Monday, October 1, 2007

Why This Evangelical Christian Will Never Cast A Vote For Rudy Giuliani. It isn't Feelings Or Anger

I want to begin by saying that I am a BIG fan of Dennis Prager and his radio program. I don’t always agree with his conclusions, but I greatly agree with his analytical priorities. He always says that he prefers clarity over agreement. Around 100 years ago, Austrian philosopher Ludwig Wittgenstein described the primary task of a philosopher as clarifying questions. It seems particularly today that much shrill and perpetual argument proceeds from different understandings of particular questions: the language is asking one thing in a mind on one side, and another thing in a mind on the other side. Naturally, that argument is interminable.

Often when I disagree with Prager, the roots of the disagreement are in his Jewish and my Christian perceptual frameworks, though given his own perspective, Prager is well-educated on Christian theology and history. But, today, he opened his program by going directly at the story about evangelical leaders pondering a third-party candidate if Rudy Giuliani is the Republican nominee. He quickly went to a break. But, I was certain that this would be one matter on which he and I would disagree, and I was correct. And, it had nothing to do with Christianity and Judaism.

Prager is far from alone in his opinion. Most Christians would say the same thing, even among my closest friends and family. But, I believe that embrace of the fundamental American and moral disposition of disrespect for human life, poses the demise of civil American society. as much as the disrespect of liberty did in slavery and legally approved segregation. Here is the letter that I wrote to Dennis Prager:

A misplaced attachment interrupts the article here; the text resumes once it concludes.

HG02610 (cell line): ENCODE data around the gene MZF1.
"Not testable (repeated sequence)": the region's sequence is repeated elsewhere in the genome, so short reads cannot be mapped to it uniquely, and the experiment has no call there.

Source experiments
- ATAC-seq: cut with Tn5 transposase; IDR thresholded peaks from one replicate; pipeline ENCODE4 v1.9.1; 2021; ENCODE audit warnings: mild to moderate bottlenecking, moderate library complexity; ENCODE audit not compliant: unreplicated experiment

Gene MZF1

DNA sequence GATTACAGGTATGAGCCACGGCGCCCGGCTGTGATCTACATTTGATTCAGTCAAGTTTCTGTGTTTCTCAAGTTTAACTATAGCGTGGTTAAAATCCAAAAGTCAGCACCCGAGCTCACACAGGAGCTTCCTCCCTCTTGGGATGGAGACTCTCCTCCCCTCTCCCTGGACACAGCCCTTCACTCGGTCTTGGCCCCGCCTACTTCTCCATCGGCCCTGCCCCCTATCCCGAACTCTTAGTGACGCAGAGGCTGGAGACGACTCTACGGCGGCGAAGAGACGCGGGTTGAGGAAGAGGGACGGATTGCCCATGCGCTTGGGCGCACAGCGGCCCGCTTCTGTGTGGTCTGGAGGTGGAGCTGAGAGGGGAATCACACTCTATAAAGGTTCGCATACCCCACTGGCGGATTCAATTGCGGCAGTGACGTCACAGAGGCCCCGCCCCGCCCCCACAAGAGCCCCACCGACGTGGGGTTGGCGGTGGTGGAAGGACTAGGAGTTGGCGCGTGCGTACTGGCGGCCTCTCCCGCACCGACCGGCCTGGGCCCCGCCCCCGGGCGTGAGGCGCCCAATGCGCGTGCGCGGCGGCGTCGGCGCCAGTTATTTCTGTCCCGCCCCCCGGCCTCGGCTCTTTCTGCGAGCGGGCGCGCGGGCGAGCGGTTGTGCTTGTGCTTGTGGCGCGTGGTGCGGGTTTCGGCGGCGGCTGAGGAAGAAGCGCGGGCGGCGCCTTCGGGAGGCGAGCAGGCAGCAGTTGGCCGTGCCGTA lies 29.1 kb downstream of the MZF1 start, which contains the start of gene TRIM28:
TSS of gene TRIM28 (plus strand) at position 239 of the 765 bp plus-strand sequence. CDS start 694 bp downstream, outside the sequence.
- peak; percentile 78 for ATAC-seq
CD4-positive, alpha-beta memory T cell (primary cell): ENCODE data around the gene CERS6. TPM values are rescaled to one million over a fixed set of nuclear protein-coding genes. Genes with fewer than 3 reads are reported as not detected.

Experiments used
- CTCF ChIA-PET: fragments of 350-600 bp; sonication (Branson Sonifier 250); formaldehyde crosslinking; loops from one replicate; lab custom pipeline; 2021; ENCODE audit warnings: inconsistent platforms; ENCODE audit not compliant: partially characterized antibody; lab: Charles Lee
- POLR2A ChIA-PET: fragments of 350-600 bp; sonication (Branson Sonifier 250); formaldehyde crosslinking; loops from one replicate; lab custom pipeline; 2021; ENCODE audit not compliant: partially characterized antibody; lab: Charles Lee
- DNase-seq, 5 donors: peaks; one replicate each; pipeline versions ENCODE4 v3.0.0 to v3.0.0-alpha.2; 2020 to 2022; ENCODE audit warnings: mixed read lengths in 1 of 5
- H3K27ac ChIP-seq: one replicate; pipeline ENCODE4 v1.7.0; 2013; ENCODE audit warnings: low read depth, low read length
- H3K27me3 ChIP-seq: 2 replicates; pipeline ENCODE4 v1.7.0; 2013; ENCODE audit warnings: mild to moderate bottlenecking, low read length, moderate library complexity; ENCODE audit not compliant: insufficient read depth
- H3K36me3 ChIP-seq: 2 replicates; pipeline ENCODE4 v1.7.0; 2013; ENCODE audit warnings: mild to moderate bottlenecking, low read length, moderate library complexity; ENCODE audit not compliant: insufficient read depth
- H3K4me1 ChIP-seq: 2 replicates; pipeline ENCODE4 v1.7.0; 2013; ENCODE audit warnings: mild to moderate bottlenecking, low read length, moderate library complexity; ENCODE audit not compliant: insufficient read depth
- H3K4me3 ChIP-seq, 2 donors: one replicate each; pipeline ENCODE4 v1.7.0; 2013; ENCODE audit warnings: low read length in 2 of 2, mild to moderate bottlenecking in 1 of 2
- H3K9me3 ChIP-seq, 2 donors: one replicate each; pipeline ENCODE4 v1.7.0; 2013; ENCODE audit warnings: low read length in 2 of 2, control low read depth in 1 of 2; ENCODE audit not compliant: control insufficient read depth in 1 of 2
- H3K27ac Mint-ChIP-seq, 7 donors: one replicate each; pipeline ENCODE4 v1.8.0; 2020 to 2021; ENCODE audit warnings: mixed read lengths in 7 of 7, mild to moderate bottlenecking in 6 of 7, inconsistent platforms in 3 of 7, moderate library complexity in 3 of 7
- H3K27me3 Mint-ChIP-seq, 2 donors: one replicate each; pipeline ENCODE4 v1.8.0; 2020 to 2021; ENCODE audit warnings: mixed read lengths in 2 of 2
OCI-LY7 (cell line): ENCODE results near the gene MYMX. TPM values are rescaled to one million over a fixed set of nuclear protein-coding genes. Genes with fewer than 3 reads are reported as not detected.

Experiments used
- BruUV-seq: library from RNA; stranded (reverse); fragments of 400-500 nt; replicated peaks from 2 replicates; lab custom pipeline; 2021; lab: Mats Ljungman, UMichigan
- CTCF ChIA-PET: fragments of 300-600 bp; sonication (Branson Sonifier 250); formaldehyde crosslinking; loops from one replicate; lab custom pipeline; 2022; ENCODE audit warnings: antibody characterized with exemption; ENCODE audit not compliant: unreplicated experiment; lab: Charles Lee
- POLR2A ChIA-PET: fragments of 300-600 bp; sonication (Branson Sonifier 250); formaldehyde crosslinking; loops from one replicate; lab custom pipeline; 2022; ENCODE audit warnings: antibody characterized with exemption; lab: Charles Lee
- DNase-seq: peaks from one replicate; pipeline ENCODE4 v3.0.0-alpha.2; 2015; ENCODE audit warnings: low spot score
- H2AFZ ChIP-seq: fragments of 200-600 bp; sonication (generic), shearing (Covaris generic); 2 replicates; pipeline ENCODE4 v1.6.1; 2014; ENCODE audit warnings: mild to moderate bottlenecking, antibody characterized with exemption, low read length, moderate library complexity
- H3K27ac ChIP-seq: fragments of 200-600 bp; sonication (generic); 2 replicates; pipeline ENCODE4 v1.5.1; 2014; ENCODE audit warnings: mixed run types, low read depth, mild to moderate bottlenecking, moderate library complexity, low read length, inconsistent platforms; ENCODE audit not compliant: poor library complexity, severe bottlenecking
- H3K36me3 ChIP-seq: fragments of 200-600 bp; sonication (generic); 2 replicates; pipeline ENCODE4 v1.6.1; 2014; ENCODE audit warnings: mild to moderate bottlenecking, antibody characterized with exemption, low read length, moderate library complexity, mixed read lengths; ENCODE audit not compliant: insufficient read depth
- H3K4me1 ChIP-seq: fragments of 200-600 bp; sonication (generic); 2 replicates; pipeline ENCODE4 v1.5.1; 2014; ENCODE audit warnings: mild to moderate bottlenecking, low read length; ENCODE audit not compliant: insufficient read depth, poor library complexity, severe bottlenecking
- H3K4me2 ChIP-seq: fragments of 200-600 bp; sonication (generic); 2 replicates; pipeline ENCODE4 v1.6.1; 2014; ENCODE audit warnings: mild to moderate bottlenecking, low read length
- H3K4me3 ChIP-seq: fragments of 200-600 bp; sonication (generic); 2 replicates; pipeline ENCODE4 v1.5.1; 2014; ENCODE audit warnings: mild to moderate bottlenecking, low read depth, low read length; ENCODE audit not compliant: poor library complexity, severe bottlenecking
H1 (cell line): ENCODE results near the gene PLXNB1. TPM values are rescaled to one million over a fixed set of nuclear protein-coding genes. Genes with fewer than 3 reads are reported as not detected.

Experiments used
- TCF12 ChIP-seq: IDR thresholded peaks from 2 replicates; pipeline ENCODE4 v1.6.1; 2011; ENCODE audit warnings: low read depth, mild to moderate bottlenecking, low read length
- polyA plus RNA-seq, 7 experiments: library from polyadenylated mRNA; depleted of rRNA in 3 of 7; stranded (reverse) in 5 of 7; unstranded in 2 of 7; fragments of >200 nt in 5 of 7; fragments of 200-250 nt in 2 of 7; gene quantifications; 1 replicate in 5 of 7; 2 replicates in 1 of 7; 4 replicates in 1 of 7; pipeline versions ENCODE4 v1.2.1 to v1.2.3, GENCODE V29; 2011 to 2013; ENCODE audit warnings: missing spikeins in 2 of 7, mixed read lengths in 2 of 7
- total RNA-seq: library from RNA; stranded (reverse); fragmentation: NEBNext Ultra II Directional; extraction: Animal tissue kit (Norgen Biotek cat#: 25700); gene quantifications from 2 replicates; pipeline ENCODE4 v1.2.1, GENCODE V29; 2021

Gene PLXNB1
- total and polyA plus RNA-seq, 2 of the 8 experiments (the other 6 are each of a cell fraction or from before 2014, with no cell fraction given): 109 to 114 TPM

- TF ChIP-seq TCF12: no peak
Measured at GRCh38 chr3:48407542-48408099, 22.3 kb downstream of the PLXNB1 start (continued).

I’ll tell you why I won’t vote for Rudolf Giuliani and why we shouldn’t.

It is not a purely emotional issue with me. It is not only rational. It is PURELY rational! I listen to you every day and have followed you for almost 15 years. And I had steam coming from my ears, listening to you talk about irrational passion! It isn’t about feelings for me. It’s about integrity. Not mine. America’s!

1) One party in America has entirely abandoned the very foundational principle of respect for human life. You have it exactly backward. I’m speaking as a historically activist Republican who knows how the parties operate on the inside. If we release that principle, we should never expect respect for it to return. Once you tell a party that you will vote for it, no matter what it does or offers, you have lost any influence with that party. At bottom, the only language political operatives understand is, “will you vote for us or not?” Yes? Thank you. We’ll count on you, next election.

2) If Republicans select someone who doesn’t understand this very simple and basic principle, why do I want a chief executive in charge of protecting and defending The Constitution whom I have no reason to think even understands The Constitution, or even the cornerstone of The Declaration of Independence?

3) This Republican Party deserves, and I want them to lose. If The Republican Party forsakes a most fundamental principle, decisively loses an election, and they don’t correct a great error, who is irrational, I or The Republican Party? If they were rational, they would realize that they must never do that, again.

4) I believe that once both parties release the most foundational principles to the pop-social currents, they have released an important tether to pull it back. And, I believe a society that absorbs a disposition that convenience is above decency; the civility of that society is steeply on the wane.